How do you play Japanese Mahjong?

How do you play Japanese Mahjong?

I won a Japanese Mahjong set from a UFO catcher in, of course, Japan. And now I want to learn Japanese Mahjong to use the set, but I can’t find a decent tutorial anywhere!!

Can anybody help?

Question asked by: A B

Japanese Mahjong, also known as Riichi Mahjong

Japanese Mahjong, also known as Riichi Mahjong, is a popular variant of Mahjong with its own unique rules and scoring system. The game is played by four players and is known for its complexity and depth. Here is a step-by-step guide to help you learn the basics of Japanese Mahjong:

  1. Understand the tiles: A Japanese Mahjong set consists of 136 tiles, divided into four main categories: Suits, Honors, and Bonus tiles. a. Suits: There are three suits – Characters (Man), Circles (Pin), and Bamboos (Sou). Each suit has tiles numbered 1 to 9, with four copies of each tile. b. Honors: These include Wind tiles (East, South, West, and North) and Dragon tiles (Red, White, and Green). There are four copies of each Wind and Dragon tile. c. Bonus tiles: Japanese Mahjong does not use Flower or Season tiles found in other variants.
  2. Set up the game: Each player randomly draws a Wind tile to determine seating order (East, South, West, and North). The tiles are shuffled and placed face-down to form the “wall” (18 stacks of two tiles for each player). The dealer (East) rolls the dice and starts the wall break by counting counterclockwise around the table and removing the appropriate stack of tiles.
  3. Draw and discard tiles: The players draw tiles from the wall, starting with East, and then proceeding counterclockwise. Each player draws and discards a tile in turn, with the goal of forming a complete hand of 14 tiles containing four sets of three (triplets or sequences) and a pair.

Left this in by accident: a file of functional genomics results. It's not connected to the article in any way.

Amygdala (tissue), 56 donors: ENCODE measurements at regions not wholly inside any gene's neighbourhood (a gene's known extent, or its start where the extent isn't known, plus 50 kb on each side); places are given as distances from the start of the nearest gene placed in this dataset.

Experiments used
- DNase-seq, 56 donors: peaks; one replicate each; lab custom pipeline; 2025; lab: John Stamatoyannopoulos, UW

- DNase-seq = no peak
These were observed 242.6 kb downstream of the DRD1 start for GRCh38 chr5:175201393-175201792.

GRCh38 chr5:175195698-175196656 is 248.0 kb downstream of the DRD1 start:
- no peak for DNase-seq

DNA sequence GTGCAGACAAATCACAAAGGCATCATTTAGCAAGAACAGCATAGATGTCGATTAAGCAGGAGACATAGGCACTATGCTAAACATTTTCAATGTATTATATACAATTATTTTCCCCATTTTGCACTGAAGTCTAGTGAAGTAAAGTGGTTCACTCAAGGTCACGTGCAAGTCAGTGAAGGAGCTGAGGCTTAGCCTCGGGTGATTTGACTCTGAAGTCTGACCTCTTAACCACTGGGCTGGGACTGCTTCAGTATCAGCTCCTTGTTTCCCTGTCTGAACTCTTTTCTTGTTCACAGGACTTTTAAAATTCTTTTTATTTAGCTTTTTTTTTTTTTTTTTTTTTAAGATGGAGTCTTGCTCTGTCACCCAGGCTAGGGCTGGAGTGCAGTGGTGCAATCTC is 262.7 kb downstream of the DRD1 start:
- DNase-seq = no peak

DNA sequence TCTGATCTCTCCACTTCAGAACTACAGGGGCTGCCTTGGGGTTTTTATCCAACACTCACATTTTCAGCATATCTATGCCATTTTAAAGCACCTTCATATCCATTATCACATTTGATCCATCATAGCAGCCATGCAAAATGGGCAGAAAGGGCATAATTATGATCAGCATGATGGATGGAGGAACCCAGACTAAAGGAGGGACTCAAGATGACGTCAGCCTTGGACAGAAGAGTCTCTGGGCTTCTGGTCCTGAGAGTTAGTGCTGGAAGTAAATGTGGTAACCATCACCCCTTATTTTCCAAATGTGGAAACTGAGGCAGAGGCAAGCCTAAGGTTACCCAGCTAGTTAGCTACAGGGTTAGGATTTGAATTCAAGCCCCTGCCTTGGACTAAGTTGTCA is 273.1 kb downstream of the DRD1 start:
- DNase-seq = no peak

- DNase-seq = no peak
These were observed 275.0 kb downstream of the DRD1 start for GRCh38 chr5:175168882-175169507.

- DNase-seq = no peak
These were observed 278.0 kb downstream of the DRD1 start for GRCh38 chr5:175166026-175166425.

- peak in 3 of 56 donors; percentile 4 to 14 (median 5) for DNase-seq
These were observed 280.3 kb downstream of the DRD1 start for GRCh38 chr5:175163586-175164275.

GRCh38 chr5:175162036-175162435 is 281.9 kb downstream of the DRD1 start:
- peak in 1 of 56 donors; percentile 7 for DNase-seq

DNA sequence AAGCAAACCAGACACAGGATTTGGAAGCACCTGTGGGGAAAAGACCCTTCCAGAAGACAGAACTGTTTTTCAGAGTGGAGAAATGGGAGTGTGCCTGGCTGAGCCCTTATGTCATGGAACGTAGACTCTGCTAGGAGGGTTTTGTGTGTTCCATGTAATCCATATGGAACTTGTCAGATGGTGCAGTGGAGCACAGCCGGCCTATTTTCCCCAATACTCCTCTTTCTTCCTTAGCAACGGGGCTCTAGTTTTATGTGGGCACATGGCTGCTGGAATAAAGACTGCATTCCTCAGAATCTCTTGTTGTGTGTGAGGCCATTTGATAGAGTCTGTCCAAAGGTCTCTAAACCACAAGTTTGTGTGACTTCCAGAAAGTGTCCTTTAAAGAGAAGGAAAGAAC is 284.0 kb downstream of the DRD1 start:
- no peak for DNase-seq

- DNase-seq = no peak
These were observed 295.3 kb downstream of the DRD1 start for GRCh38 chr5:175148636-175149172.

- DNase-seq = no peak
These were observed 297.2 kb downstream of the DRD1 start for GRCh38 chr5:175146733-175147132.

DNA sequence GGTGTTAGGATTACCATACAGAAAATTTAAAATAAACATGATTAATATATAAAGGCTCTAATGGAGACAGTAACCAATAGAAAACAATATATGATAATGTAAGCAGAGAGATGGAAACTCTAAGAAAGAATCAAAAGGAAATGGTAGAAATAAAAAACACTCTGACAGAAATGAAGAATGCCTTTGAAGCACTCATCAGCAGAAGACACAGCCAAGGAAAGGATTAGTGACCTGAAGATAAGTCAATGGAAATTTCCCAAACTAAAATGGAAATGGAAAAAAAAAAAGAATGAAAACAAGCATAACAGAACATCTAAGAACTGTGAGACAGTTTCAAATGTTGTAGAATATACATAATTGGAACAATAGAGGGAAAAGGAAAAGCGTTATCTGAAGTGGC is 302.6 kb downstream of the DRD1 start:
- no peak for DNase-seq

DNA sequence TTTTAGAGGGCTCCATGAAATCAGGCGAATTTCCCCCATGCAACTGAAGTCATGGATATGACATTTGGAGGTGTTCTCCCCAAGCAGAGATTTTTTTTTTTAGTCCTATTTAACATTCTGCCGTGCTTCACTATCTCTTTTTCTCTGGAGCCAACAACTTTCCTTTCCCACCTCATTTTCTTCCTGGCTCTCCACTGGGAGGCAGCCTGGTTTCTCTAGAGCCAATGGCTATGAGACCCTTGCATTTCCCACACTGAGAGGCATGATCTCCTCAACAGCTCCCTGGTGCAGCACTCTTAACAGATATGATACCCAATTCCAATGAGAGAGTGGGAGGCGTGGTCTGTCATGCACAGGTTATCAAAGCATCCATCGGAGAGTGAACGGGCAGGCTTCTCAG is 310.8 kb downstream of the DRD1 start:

4. Calls: Players can claim a discarded tile to complete a set, but doing so comes with certain restrictions: a. Pon: Claiming a tile to form a triplet (three of a kind). b. Chi: Claiming a tile to form a sequence (three consecutive tiles of the same suit). Only the player to the left of the discarder can call “Chi.” c. Kan: Claiming a tile to form a quad (four of a kind).
  5. Riichi: This is a unique aspect of Japanese Mahjong. A player can declare Riichi when they are one tile away from a complete hand and have not made any calls (except for a concealed Kan). The player must place a 1,000-point stick on the table and cannot change their hand after declaring Riichi.
  6. Winning the hand: A player wins by drawing or claiming a tile to complete their hand. The winning hand must meet certain criteria, such as having at least one “Yaku” (specific pattern or condition). Scoring in Japanese Mahjong is complex, with points awarded for various hand elements, including the number of Fan (multipliers) and Fu (base points).
  7. End of the game: The game continues for a predetermined number of rounds or until a player reaches a certain score. The player with the highest score at the end is the winner.

Learning Japanese Mahjong can be challenging, but with practice, you will become more comfortable with the rules and strategies. There are numerous resources available online, such as tutorials, videos, and forums, where you can learn more about the game and improve your skills. Playing with experienced players is another excellent way to learn and deepen your understanding of Japanese Mahjong.